The Soviet Union built around 250 nuclear-powered submarines. Today, only around 50 of them remain in active service in the Northern Fleet in Northwest Russia and in the Pacific Fleet in Russia’s Far East. Around 115 submarines were retired by the Northern Fleet, which only fully dismantled around 40 of them. Approximately 70 submarines, including 45 non-strategic ones, are still laid-up with spent nuclear fuel in their reactors at naval bases and shipyards on the Kola Peninsula.
Since the early 1990s, the United States, through the Cooperative Threat Reduction programme, or CTR, has funded the dismantlement of the Russian strategic submarines, or SSBNs, which posed a threat to US security. The old first- and second-generation non-strategic submarines fell beyond the scope of CTR, as they did not represent any immediate military threat to the Unites States.
They do, however, represent a profound threat to the environment. But the word environment’ remains taboo—thanks largely to the conservative Republican majority in the US Congress—when used in relation to CTR programmes.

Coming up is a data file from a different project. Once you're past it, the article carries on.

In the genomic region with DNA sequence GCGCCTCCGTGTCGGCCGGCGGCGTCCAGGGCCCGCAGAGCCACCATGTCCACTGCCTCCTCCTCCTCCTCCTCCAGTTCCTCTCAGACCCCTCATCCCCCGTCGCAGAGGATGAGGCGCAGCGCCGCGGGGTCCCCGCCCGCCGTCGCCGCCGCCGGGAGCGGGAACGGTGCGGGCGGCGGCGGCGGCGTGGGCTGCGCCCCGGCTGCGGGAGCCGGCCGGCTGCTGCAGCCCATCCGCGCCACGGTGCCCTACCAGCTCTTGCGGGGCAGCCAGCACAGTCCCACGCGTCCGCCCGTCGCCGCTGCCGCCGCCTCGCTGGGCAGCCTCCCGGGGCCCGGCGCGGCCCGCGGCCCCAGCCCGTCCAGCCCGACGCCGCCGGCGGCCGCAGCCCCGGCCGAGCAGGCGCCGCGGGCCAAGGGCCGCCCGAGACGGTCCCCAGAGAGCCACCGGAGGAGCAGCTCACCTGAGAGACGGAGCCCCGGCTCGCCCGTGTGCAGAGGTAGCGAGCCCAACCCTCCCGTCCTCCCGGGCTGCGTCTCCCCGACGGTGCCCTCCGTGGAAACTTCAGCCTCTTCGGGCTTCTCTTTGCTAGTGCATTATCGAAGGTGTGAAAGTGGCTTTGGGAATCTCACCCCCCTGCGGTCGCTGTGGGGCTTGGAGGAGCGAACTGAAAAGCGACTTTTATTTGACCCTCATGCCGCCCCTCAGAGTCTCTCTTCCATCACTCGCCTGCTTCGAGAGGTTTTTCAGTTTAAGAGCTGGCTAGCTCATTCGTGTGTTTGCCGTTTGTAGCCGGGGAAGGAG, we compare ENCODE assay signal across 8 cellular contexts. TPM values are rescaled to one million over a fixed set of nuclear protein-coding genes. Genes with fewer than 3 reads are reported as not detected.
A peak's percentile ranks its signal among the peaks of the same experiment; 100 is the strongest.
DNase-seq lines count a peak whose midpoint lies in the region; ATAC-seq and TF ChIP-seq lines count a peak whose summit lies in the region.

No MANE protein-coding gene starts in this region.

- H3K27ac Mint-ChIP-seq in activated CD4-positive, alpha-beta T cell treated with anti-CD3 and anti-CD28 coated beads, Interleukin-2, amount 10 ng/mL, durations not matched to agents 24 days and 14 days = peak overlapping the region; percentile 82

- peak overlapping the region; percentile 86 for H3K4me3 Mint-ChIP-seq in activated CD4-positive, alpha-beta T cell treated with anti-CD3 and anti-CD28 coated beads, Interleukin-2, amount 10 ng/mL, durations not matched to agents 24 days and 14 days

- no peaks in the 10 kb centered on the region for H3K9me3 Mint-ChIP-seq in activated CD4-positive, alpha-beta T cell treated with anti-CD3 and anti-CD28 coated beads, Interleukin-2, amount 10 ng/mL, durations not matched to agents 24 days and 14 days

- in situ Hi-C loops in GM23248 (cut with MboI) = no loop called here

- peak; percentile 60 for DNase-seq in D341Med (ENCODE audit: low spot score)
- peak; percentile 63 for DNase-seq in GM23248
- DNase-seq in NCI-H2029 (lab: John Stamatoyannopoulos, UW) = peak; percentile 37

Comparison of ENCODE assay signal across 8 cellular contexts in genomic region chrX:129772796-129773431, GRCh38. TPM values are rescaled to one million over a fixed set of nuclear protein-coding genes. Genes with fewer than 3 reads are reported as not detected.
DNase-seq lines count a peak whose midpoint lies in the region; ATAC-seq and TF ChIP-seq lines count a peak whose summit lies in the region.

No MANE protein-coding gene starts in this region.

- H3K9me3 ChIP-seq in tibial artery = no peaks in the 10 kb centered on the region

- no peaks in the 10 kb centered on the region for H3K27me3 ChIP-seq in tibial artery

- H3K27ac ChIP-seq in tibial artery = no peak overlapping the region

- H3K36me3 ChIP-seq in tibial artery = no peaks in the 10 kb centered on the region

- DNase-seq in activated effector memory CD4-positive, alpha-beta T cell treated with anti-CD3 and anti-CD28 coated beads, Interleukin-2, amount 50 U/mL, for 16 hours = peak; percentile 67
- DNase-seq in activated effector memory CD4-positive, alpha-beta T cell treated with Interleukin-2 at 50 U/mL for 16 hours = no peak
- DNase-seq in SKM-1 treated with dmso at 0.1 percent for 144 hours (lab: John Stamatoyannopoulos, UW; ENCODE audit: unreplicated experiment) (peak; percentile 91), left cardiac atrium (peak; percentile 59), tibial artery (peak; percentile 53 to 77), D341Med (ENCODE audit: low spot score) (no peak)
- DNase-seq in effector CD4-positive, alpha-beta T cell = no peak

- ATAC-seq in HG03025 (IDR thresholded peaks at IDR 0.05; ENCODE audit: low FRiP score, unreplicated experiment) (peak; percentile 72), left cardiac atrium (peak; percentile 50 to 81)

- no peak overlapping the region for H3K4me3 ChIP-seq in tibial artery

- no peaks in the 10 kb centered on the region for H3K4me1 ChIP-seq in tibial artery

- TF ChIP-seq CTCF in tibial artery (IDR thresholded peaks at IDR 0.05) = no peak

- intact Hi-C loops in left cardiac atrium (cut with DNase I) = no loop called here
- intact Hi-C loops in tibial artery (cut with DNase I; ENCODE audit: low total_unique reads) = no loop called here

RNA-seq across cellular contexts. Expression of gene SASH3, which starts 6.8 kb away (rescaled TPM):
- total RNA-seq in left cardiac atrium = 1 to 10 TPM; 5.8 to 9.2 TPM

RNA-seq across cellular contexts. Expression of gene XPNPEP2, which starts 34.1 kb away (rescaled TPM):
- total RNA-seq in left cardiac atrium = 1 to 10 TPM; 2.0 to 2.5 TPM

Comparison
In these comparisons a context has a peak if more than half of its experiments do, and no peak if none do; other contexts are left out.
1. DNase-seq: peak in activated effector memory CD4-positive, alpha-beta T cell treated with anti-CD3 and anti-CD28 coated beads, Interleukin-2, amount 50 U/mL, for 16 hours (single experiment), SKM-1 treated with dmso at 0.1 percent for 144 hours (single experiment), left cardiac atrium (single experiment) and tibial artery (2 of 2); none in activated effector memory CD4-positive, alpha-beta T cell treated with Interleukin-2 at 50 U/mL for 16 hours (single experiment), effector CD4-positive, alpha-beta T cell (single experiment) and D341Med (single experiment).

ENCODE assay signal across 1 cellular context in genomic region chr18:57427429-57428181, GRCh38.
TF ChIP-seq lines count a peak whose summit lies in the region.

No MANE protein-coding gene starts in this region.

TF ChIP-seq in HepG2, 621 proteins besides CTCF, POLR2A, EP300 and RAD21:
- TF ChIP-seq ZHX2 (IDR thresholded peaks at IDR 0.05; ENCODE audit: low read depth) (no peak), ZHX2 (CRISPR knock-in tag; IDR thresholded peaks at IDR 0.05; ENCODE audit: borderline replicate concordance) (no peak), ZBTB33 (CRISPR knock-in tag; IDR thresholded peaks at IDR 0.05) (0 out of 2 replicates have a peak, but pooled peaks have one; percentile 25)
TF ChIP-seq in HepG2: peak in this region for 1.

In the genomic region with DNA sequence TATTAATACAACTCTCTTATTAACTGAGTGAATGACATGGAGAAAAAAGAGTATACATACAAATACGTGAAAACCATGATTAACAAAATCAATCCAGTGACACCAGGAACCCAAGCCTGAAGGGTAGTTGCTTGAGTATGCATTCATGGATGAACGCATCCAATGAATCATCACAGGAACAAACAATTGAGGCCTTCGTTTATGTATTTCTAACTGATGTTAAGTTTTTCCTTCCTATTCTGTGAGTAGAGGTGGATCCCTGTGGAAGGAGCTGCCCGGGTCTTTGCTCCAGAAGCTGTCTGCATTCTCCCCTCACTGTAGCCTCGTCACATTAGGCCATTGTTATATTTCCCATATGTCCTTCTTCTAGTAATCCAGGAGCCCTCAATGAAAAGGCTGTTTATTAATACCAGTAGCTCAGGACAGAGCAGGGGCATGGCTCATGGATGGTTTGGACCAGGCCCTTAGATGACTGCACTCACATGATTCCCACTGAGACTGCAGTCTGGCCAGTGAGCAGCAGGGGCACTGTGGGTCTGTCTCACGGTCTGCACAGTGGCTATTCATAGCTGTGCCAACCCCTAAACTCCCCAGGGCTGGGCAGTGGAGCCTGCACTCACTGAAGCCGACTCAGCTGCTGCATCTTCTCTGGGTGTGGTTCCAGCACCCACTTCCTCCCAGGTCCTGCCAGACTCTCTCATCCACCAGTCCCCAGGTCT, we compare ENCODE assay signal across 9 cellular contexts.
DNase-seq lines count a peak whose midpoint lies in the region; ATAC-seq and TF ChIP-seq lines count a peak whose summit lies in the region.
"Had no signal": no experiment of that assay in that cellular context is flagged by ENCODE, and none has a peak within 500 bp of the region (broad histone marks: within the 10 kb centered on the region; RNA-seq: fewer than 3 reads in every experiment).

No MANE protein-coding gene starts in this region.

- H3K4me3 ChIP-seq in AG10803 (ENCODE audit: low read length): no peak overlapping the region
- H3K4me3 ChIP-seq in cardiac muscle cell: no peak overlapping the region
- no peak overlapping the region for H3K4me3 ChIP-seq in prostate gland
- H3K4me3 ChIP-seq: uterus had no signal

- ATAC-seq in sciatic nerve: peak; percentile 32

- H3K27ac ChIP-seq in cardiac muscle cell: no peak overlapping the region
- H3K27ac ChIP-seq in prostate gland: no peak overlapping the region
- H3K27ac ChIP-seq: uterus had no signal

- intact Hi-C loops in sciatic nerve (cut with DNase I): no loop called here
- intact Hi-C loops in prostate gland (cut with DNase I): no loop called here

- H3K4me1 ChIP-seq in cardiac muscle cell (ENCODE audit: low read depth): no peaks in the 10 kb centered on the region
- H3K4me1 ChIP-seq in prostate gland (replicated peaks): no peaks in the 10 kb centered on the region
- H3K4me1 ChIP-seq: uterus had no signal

After the encouraging G-8 announcement, hoping to ensure politicians’ attention, many in the worldwide environmental lobby have modified their rhetoric, carefully underscoring that nuclear materials—particularly spent nuclear fuel—stored onboard non-strategic submarines also represent a non-proliferation risk as they could be used for making so-called "dirty bombs."
CTR Pays for Spent Fuel Reprocessing
The process of submarine decommissioning involves several stages. First, weapons and other important equipment are removed and the submarine is laid up, with a reduced crew onboard, at a military base. Prior to dismantlement—the literal sawing up of the vessel—spent nuclear fuel is unloaded from the submarine’s reactors. The SNF is then loaded into a special train and shipped to Mayak for reprocessing.
The dismantlement then starts with cutting out the reactor section and scrapping the rest of the submarine. Reactor sections are shipped to designated locations for storage. Sayda Bay, located in the northwestern part of the Kola Peninsula, is the storage place for reactor sections from the Northern Fleet’s decommissioned submarines.